After many years of planning, in 1960 and 1961 building works were undertaken to double the size of the School. Roberto and Juan took charge of these works and the School increased in size to more than 600 students.
It was during this time that María Isabel Goñi, Mrs. Rey Romero, and Francisco Gómez Guerrero began to work at the School.
The new auditorium presented infinite possibilities, and the School arranged various concerts and theatrical productions. They continued to take trips, taking advantage of the little freedom of movement allowed at that time. They had to plan these trips in a detailed and conscientious manner.
The following years saw multiple journalistic attempts. MENDRUGO reappeared… more than once. Various issues of number one survive, some of which make reference to early developments in artificial intelligence. However, this was the era of May 1968, and the publication had its revolutionary rival in El Kitab Missian.
Between 1969 and 1972 the School acquired small plots, sites and abandoned buildings between Sor Ángela and Alcázares.
Preparations began for the second big expansion of the School. This expansion was the Project of another alumnus, José María Navarro, and is influenced by the General Law on Education of 1970, which included new space requirements. This Law caused a mass exodus of the traditional schools to the suburbs. However Luis decided to stay. What would Seville’s great old town be without schools?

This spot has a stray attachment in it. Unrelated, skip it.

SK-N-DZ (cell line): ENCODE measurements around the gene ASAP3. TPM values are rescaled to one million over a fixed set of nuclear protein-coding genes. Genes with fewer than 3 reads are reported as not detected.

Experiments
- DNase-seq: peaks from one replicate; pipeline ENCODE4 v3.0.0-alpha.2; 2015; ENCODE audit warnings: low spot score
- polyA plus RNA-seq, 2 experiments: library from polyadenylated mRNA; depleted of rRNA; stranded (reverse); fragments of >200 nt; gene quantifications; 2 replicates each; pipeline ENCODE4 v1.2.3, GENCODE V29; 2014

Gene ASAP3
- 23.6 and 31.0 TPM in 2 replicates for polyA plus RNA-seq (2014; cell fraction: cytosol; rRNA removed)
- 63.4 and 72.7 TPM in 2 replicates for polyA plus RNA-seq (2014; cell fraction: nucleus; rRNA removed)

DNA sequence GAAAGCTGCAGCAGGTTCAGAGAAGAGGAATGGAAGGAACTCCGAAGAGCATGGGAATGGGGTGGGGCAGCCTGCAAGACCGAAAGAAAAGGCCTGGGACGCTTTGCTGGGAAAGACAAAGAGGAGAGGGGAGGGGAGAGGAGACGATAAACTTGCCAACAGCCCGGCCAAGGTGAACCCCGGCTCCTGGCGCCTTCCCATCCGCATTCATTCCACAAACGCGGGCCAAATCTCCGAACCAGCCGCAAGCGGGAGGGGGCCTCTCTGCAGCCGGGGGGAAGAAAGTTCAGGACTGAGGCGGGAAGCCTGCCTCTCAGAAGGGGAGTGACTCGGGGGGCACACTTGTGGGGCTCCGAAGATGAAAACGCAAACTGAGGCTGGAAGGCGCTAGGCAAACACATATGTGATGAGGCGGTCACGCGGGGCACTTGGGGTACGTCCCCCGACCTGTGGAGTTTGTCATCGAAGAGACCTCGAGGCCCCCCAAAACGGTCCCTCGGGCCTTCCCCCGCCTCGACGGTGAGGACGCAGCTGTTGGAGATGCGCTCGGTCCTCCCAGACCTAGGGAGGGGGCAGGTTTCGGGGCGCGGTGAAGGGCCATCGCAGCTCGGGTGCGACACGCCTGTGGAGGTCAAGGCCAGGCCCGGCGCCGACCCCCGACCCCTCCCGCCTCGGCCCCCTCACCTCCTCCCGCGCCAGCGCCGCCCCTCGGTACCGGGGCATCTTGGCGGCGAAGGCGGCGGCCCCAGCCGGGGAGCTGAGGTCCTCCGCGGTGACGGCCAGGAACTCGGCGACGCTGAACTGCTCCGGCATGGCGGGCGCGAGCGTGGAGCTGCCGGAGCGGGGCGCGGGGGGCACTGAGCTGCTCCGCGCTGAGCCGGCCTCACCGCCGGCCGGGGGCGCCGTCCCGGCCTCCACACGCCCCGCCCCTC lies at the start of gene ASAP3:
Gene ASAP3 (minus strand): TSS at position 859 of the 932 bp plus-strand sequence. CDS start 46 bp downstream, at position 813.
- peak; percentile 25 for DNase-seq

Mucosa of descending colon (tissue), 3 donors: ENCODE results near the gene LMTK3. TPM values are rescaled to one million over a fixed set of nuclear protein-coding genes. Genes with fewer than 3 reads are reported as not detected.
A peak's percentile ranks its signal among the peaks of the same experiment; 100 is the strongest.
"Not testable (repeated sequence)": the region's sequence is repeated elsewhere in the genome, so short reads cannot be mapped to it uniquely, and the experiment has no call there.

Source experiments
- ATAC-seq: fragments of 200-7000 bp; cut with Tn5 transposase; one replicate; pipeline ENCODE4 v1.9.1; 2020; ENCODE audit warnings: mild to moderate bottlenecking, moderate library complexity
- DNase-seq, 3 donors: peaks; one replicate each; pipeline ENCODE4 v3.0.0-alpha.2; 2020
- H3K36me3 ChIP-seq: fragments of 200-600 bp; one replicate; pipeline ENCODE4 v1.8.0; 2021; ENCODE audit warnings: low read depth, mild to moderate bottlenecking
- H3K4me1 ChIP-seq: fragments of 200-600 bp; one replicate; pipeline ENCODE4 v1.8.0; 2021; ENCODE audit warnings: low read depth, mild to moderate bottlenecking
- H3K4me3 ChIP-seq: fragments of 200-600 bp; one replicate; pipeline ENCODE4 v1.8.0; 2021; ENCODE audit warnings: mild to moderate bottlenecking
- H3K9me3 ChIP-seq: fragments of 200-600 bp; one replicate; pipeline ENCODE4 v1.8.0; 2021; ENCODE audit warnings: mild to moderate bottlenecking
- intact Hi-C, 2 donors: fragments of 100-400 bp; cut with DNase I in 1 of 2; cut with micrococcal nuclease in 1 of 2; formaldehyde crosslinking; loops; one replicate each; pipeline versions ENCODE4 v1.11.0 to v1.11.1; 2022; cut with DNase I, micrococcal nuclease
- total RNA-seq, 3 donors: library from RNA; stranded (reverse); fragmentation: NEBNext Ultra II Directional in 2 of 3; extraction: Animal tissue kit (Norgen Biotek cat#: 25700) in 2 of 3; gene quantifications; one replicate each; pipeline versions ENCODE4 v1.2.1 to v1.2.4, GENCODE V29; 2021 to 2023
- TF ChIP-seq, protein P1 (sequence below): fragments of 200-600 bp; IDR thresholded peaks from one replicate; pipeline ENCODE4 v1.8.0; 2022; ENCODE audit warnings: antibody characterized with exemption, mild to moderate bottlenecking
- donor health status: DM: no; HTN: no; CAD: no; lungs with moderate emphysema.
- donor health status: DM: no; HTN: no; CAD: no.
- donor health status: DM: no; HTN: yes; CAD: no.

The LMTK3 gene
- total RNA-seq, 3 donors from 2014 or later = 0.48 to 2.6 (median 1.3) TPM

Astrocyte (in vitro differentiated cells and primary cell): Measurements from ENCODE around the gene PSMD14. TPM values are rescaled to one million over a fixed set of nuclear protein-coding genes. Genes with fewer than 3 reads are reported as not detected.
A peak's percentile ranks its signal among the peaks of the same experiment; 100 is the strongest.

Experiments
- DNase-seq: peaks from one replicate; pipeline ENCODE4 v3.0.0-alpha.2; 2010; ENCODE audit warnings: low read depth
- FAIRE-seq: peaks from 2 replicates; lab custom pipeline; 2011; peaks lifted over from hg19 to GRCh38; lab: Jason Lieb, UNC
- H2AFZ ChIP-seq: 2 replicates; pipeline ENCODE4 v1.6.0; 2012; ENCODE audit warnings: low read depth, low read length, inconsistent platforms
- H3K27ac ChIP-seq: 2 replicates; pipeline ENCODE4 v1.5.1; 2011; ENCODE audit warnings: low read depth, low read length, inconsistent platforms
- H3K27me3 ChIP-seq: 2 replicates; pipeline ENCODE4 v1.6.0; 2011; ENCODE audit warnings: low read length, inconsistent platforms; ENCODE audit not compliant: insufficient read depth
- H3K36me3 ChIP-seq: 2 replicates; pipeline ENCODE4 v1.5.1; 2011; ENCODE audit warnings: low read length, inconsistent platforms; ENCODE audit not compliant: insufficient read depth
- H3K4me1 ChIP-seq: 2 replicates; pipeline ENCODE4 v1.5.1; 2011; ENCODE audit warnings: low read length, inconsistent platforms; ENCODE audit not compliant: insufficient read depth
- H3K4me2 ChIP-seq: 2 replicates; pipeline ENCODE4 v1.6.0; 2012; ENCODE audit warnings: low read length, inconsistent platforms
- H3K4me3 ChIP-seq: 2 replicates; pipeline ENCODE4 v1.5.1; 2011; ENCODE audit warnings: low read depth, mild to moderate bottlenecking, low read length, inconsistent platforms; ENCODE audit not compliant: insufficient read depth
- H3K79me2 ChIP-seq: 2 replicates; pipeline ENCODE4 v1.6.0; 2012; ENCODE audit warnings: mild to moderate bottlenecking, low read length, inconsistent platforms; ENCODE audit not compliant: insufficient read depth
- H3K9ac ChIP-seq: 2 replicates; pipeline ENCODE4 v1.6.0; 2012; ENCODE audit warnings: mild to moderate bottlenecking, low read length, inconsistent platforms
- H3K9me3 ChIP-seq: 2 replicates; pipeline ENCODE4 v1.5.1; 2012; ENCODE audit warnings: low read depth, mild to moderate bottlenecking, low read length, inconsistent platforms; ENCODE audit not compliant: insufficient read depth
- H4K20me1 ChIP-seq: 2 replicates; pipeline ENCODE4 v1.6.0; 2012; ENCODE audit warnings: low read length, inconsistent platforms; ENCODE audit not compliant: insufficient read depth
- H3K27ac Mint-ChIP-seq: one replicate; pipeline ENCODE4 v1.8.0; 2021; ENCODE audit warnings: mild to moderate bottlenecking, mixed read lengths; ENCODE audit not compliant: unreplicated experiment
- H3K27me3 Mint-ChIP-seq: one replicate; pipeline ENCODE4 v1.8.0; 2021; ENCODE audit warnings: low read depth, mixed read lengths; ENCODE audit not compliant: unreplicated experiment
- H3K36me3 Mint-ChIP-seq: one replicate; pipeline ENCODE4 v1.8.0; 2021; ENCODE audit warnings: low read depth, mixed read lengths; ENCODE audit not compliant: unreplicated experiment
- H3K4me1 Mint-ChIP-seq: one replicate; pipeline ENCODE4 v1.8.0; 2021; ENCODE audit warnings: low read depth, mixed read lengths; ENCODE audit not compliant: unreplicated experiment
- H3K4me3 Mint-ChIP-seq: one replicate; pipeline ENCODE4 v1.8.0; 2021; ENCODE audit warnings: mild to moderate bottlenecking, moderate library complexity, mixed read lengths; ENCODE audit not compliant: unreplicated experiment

Tired, José retired. There were more radical changes to come. José’s retirement coincided with the beginning of José Guillermo Rey Romero’s tenure.
In 1970, the Schools Inspector demanded the construction of a sports centre. How were they going to fit a sports centre into Seville’s ancient and narrow old town? The Inspector returned in October. He almost had to be revived, so surprised was he to see that they had succeeded!
This was also the year that the School received permission to implement the pilot COU program (university preparation classes), permission that was granted to just four schools in the University District.
In 1973, building work started again. These works guaranteed the School’s longevity, but also meant the loss of some historic spaces: the Commons room, the dining hall and its marvellous 17th century coffered ceramic tiled ceiling, a stairs from the same century…